My kids are not very fond of sushi but my husband is a huge sushi fan. This can make mealtimes a little complicated. It is hard to please everyone!
After many conversations, I discovered that my kids specifically don’t like the “scary black seaweed” that is used to wrap sushi. I admit it can be an acquired taste!
Luckily, there are tons of seaweed substitutes that I can use in place of seaweed to make sushi!
I can make my husband happy with his classic seaweed sushi and get my kids to eat sushi just by changing the wrapper. Total mom win!
The best substitute for nori seaweed to make sushi is rice paper. Soy wrappers are another fantastic seaweed substitute with a subtle flavor. Use bonito shavings to replace seaweed in soups. Thin, deep-fried tofu is a good snack for when you don’t have seaweed chips on hand.
1. Rice Paper – Best Substitute for Nori Sheets for Sushi
Rice paper is typically used to wrap spring rolls. It is common in Vietnamese and Thai cuisine. It is a very thin sheet of crisp paper made from rice.
Rice paper is soaked in water, making it flexible and soft. It has a slight chewy texture but a basic, plain taste that won’t interfere with the flavor of your sushi.
It is perfect for people who do not like the flavor of nori. Even the plain color will be pleasing to kids!
Wrap your sushi filling in softened rice paper and you will have a fantastic, seaweed-free sushi roll!
One sheet of rice paper has 20 calories, almost no fat, and 4 grams of carbs. There is only 19 mg of sodium in a sheet of rice paper making it a great, low sodium substitute.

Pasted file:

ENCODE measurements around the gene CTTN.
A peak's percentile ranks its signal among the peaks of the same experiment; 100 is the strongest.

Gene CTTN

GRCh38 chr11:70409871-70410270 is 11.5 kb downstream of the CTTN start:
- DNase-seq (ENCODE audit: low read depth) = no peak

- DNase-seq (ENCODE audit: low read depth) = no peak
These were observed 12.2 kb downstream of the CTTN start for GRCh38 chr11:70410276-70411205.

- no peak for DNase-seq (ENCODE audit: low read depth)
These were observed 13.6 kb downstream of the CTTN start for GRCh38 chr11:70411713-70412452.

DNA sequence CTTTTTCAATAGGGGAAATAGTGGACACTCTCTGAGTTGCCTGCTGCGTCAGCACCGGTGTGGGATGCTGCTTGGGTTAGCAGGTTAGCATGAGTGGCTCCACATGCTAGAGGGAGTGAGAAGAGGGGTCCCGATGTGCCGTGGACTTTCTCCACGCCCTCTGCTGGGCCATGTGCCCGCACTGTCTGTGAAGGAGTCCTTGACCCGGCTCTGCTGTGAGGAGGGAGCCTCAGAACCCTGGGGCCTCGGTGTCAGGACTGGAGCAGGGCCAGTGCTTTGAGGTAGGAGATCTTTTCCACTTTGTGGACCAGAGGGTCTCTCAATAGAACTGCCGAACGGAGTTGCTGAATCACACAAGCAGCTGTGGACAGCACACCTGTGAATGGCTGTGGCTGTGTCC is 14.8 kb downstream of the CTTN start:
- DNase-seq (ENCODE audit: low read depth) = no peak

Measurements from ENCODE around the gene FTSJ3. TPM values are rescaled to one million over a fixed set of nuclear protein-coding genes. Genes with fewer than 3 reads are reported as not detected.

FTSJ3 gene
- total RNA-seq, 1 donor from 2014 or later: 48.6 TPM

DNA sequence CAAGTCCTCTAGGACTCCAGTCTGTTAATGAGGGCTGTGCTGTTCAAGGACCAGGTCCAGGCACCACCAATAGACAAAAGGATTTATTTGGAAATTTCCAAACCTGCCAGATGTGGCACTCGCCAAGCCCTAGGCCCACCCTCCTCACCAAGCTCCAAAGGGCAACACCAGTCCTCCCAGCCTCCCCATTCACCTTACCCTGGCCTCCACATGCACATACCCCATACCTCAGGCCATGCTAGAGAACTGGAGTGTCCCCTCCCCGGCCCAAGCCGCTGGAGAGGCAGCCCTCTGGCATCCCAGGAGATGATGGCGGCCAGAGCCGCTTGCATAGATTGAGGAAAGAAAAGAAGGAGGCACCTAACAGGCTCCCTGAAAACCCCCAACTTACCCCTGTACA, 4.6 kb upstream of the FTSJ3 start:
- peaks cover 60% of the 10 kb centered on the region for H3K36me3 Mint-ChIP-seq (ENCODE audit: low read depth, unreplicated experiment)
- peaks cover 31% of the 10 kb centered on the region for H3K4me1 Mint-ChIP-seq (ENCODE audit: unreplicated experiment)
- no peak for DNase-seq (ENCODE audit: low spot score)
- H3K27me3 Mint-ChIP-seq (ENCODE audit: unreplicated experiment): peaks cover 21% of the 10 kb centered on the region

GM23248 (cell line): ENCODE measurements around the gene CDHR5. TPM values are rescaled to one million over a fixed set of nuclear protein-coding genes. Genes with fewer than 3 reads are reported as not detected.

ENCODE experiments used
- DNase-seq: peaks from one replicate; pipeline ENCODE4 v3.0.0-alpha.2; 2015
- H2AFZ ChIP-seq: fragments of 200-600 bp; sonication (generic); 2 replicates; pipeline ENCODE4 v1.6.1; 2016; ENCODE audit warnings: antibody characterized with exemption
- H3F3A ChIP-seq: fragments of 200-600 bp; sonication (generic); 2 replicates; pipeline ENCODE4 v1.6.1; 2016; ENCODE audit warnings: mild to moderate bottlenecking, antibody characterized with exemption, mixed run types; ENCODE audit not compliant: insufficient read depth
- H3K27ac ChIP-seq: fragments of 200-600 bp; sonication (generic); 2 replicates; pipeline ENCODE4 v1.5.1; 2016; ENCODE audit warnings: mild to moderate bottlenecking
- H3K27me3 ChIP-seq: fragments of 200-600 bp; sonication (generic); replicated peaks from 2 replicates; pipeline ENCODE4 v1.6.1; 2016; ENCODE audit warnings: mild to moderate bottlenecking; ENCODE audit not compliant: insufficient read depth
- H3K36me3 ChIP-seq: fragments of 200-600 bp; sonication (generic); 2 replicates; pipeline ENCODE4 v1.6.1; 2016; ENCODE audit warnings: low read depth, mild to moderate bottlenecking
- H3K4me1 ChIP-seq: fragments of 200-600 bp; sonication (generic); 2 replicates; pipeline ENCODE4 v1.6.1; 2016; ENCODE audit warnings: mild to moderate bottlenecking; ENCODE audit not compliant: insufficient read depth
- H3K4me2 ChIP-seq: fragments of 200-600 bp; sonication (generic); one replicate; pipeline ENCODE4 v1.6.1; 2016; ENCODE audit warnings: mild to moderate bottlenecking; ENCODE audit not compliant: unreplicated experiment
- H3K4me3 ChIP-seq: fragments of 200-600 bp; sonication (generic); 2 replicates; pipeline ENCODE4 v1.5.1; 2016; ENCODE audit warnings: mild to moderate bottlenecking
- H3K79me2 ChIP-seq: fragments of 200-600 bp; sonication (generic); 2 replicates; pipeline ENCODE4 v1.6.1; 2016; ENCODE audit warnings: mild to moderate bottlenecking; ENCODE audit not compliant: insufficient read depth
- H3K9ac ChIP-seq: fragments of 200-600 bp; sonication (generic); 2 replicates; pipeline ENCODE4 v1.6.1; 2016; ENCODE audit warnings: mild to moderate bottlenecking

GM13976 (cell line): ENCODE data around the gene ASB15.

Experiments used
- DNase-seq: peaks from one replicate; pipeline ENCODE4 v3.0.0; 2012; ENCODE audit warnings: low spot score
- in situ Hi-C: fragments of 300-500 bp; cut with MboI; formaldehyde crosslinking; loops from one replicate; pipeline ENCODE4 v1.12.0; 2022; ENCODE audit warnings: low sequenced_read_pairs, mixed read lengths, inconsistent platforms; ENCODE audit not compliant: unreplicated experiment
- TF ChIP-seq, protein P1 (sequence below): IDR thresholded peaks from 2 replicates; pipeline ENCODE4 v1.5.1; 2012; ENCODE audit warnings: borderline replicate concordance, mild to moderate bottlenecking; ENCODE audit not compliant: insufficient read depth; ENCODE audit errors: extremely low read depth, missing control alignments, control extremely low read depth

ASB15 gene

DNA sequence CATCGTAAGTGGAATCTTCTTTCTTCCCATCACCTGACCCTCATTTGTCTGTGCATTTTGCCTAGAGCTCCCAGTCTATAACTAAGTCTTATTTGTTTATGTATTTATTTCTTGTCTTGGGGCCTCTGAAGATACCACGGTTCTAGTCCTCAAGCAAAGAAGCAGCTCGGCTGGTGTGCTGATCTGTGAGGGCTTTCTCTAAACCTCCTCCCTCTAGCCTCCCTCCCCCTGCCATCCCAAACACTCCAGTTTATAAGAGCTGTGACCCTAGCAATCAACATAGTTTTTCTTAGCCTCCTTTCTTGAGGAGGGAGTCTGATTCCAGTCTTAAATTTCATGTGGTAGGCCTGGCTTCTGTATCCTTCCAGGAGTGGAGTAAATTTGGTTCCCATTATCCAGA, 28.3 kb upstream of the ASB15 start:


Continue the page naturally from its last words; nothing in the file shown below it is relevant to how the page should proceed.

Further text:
Fresh lettuce leaves can be used to perfectly wrap sushi. Large romaine lettuce leaves or collard greens work best.
Choose lettuce with big, flexible leaves that can easily wrap around a sushi roll.
Place a lettuce leaf on a bamboo mat then spread your sushi roll fillings in a thin layer. Use the bamboo mat to roll your fillings inside your lettuce then slice and enjoy!
Shiso is a type of Japanese basil. It is often used in Japanese cooking so it fits right into a sushi meal!
Shiso has a fresh flavor and aroma that is great with rice, fish and vegetables. The large leaves are flexible and soft so they will wrap right around your sushi rolls.
Use the same quantity of shiso to replace nori seaweed sheets. ¼ ounce of shisho has zero calories, zero fat and also zero sodium.
It is a healthy substitute for seaweed and also one that tastes delicious. That bright green color is super pretty, too!
4. Cured Meats
Use thinly sliced deli meat like prosciutto to replace nori seaweed. Prosciutto is very thin, just like seaweed. It is also soft enough to roll into a sushi log.
Cured meat has a salty taste that is similar to the taste of seaweed. Cured meats do have a stronger taste but may be perfect for someone who isn’t a fan of the umami flavor of seaweed. You will be surprised how tasty sushi prosciutto and soy sauce can be!
The meat will naturally be higher in calories than seaweed. Prosciutto, for example, has 35 calories per ½ ounce and 3 grams of fat. It will also make your sushi not vegetarian-friendly so keep this in mind when you use this substitute.
5. Thin Omelets
The egg is used in sushi recipes all the time. Savory eggs taste good with rice vinegar and soy sauce. This is why a very thin omelet is a great substitute for nori seaweed.
Whisk eggs together and then pour the mix into a rimmed sheet pan to bake until the eggs are set.
Cut the skinny omelet into sheets and let them cool. Cooled eggs are more flexible and easier to roll.